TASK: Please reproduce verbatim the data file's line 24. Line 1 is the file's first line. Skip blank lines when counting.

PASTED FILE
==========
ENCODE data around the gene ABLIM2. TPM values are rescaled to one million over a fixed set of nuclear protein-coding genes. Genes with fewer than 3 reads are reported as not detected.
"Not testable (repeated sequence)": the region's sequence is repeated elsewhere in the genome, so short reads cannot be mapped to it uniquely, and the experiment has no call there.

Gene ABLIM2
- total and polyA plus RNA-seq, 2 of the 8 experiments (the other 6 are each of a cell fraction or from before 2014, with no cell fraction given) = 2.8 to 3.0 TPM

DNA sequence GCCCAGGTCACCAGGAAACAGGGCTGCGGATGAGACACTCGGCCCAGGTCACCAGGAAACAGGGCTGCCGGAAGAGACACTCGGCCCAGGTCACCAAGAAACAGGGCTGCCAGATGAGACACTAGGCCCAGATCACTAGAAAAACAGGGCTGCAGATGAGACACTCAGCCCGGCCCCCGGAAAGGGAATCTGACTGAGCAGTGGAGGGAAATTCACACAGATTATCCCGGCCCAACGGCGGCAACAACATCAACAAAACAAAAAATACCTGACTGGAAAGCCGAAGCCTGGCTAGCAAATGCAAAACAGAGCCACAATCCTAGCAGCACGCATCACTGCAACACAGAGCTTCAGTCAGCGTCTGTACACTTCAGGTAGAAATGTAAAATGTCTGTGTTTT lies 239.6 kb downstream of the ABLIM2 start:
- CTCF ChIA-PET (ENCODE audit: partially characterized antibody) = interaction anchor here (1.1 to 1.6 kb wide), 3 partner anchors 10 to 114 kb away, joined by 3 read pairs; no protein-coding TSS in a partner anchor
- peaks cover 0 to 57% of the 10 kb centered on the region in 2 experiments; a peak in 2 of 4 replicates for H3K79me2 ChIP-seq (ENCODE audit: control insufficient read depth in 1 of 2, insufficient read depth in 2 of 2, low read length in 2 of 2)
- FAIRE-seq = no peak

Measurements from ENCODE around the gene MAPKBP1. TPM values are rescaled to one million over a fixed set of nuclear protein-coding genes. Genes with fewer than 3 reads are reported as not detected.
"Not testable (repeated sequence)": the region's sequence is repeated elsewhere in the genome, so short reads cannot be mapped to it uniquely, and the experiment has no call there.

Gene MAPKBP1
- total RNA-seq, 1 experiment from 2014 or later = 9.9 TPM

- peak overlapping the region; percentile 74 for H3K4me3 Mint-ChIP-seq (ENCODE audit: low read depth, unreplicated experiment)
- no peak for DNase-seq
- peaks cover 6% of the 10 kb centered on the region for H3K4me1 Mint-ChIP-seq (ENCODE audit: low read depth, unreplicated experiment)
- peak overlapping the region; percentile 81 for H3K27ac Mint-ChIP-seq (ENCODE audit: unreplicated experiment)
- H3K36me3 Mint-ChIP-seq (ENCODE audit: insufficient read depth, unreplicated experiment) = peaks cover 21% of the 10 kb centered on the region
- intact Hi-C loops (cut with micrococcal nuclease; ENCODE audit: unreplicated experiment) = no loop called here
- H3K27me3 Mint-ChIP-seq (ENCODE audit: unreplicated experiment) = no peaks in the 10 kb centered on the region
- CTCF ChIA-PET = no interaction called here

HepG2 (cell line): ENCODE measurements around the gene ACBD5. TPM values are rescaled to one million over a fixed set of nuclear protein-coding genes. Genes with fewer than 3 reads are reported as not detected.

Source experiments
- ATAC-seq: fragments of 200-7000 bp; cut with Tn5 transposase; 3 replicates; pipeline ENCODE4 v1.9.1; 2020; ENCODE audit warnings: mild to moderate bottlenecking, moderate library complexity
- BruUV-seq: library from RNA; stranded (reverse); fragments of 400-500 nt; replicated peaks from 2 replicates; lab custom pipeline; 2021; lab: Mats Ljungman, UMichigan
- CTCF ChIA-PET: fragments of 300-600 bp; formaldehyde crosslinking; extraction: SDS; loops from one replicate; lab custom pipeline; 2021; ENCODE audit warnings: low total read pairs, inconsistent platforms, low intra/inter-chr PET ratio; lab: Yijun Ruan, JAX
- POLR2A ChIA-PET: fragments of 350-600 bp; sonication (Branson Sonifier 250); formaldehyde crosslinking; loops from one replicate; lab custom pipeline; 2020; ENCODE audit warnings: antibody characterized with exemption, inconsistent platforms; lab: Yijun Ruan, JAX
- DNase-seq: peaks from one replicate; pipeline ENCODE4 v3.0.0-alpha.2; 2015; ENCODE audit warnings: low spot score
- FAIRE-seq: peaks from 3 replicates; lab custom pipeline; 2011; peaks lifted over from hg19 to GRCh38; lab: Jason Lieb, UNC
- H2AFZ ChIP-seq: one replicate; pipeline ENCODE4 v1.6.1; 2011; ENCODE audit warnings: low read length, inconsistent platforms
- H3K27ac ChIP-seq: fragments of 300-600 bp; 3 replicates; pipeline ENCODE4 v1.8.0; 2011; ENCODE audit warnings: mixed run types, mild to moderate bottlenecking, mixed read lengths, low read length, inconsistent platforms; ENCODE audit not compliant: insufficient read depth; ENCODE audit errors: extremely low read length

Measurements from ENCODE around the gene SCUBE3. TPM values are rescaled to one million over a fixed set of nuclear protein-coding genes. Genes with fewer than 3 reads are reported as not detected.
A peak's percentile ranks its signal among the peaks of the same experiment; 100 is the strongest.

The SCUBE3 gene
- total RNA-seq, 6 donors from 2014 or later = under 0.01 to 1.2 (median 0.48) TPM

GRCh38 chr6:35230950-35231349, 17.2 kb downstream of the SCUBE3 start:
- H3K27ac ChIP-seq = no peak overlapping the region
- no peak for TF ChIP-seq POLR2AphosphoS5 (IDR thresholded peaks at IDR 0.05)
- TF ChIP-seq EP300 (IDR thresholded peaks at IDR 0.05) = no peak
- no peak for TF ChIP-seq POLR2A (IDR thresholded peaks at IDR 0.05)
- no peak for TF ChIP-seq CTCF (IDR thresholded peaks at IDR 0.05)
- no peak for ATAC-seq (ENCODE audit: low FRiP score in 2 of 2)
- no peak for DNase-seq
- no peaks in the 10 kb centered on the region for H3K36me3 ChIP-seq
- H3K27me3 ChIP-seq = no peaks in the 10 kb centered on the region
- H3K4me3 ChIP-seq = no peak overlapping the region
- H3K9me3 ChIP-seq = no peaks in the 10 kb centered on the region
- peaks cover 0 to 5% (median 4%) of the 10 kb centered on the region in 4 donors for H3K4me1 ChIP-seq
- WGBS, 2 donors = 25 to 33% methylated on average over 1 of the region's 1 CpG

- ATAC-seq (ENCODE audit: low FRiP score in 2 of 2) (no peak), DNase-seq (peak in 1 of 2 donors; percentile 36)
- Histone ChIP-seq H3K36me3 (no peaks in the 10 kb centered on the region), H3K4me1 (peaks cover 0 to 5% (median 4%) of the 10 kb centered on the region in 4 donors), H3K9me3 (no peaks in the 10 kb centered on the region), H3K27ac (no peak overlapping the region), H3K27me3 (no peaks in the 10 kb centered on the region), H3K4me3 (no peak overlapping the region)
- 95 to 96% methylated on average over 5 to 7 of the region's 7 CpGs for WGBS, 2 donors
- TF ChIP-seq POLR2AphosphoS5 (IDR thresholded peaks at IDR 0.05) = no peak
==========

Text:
- BruUV-seq: library from RNA; stranded (reverse); fragments of 400-500 nt; replicated peaks from 2 replicates; lab custom pipeline; 2021; lab: Mats Ljungman, UMichigan